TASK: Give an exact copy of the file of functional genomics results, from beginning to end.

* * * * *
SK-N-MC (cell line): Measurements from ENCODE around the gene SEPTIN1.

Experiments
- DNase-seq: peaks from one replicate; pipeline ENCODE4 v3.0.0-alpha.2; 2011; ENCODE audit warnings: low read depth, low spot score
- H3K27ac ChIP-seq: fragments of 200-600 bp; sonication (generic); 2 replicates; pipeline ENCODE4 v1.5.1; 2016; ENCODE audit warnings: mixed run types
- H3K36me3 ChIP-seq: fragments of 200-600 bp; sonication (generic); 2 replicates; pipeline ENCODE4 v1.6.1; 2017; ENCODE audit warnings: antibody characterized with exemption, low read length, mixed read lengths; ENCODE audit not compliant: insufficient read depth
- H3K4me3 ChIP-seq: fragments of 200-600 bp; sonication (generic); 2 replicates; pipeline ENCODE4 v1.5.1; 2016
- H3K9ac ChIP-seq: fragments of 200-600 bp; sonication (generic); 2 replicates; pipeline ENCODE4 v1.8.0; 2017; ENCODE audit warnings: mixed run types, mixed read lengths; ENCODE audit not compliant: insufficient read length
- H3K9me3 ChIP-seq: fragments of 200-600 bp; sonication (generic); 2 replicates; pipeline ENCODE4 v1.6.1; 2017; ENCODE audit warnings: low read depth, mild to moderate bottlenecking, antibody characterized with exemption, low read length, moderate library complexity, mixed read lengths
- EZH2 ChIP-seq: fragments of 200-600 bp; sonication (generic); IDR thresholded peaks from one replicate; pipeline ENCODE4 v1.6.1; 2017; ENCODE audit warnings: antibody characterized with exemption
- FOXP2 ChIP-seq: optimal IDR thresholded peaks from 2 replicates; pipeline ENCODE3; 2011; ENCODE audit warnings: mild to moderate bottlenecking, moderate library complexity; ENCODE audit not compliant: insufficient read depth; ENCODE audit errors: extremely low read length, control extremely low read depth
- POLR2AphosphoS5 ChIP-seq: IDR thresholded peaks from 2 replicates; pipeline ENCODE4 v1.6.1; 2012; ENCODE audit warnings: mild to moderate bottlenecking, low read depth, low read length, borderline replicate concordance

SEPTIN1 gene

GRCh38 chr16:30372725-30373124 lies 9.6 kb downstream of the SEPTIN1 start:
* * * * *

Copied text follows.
SK-N-MC (cell line): Measurements from ENCODE around the gene SEPTIN1.

Experiments
- DNase-seq: peaks from one replicate; pipeline ENCODE4 v3.0.0-alpha.2; 2011; ENCODE audit warnings: low read depth, low spot score
- H3K27ac ChIP-seq: fragments of 200-600 bp; sonication (generic); 2 replicates; pipeline ENCODE4 v1.5.1; 2016; ENCODE audit warnings: mixed run types
- H3K36me3 ChIP-seq: fragments of 200-600 bp; sonication (generic); 2 replicates; pipeline ENCODE4 v1.6.1; 2017; ENCODE audit warnings: antibody characterized with exemption, low read length, mixed read lengths; ENCODE audit not compliant: insufficient read depth
- H3K4me3 ChIP-seq: fragments of 200-600 bp; sonication (generic); 2 replicates; pipeline ENCODE4 v1.5.1; 2016
- H3K9ac ChIP-seq: fragments of 200-600 bp; sonication (generic); 2 replicates; pipeline ENCODE4 v1.8.0; 2017; ENCODE audit warnings: mixed run types, mixed read lengths; ENCODE audit not compliant: insufficient read length
- H3K9me3 ChIP-seq: fragments of 200-600 bp; sonication (generic); 2 replicates; pipeline ENCODE4 v1.6.1; 2017; ENCODE audit warnings: low read depth, mild to moderate bottlenecking, antibody characterized with exemption, low read length, moderate library complexity, mixed read lengths
- EZH2 ChIP-seq: fragments of 200-600 bp; sonication (generic); IDR thresholded peaks from one replicate; pipeline ENCODE4 v1.6.1; 2017; ENCODE audit warnings: antibody characterized with exemption
- FOXP2 ChIP-seq: optimal IDR thresholded peaks from 2 replicates; pipeline ENCODE3; 2011; ENCODE audit warnings: mild to moderate bottlenecking, moderate library complexity; ENCODE audit not compliant: insufficient read depth; ENCODE audit errors: extremely low read length, control extremely low read depth
- POLR2AphosphoS5 ChIP-seq: IDR thresholded peaks from 2 replicates; pipeline ENCODE4 v1.6.1; 2012; ENCODE audit warnings: mild to moderate bottlenecking, low read depth, low read length, borderline replicate concordance

SEPTIN1 gene

GRCh38 chr16:30372725-30373124 lies 9.6 kb downstream of the SEPTIN1 start: